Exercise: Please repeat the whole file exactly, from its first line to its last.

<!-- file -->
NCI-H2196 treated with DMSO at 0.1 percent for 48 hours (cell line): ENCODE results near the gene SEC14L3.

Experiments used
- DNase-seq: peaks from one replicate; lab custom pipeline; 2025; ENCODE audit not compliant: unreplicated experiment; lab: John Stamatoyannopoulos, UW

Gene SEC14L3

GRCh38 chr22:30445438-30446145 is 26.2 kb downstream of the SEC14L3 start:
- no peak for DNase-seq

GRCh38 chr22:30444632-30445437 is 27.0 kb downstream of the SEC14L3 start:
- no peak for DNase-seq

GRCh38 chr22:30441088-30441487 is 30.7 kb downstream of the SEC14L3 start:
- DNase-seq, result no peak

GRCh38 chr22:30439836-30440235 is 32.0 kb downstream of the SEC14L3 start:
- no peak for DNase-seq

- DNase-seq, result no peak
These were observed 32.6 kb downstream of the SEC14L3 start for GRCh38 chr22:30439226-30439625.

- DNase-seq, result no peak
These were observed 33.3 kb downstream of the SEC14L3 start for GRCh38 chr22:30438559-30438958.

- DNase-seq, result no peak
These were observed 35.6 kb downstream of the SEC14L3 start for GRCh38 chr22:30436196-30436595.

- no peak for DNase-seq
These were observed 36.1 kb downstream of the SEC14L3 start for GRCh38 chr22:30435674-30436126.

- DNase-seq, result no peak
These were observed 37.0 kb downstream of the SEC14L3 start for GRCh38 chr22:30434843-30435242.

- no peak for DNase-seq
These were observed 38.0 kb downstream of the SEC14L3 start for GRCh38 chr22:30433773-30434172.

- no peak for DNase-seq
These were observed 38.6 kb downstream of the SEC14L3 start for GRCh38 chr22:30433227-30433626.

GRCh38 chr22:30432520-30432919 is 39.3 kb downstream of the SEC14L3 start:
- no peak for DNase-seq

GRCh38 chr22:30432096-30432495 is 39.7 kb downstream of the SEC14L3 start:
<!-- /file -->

NCI-H2196 treated with DMSO at 0.1 percent for 48 hours (cell line): ENCODE results near the gene SEC14L3.

Experiments used
- DNase-seq: peaks from one replicate; lab custom pipeline; 2025; ENCODE audit not compliant: unreplicated experiment; lab: John Stamatoyannopoulos, UW

Gene SEC14L3

GRCh38 chr22:30445438-30446145 is 26.2 kb downstream of the SEC14L3 start:
- no peak for DNase-seq

GRCh38 chr22:30444632-30445437 is 27.0 kb downstream of the SEC14L3 start:
- no peak for DNase-seq

GRCh38 chr22:30441088-30441487 is 30.7 kb downstream of the SEC14L3 start:
- DNase-seq, result no peak

GRCh38 chr22:30439836-30440235 is 32.0 kb downstream of the SEC14L3 start:
- no peak for DNase-seq

- DNase-seq, result no peak
These were observed 32.6 kb downstream of the SEC14L3 start for GRCh38 chr22:30439226-30439625.

- DNase-seq, result no peak
These were observed 33.3 kb downstream of the SEC14L3 start for GRCh38 chr22:30438559-30438958.

- DNase-seq, result no peak
These were observed 35.6 kb downstream of the SEC14L3 start for GRCh38 chr22:30436196-30436595.

- no peak for DNase-seq
These were observed 36.1 kb downstream of the SEC14L3 start for GRCh38 chr22:30435674-30436126.

- DNase-seq, result no peak
These were observed 37.0 kb downstream of the SEC14L3 start for GRCh38 chr22:30434843-30435242.

- no peak for DNase-seq
These were observed 38.0 kb downstream of the SEC14L3 start for GRCh38 chr22:30433773-30434172.

- no peak for DNase-seq
These were observed 38.6 kb downstream of the SEC14L3 start for GRCh38 chr22:30433227-30433626.

GRCh38 chr22:30432520-30432919 is 39.3 kb downstream of the SEC14L3 start:
- no peak for DNase-seq

GRCh38 chr22:30432096-30432495 is 39.7 kb downstream of the SEC14L3 start: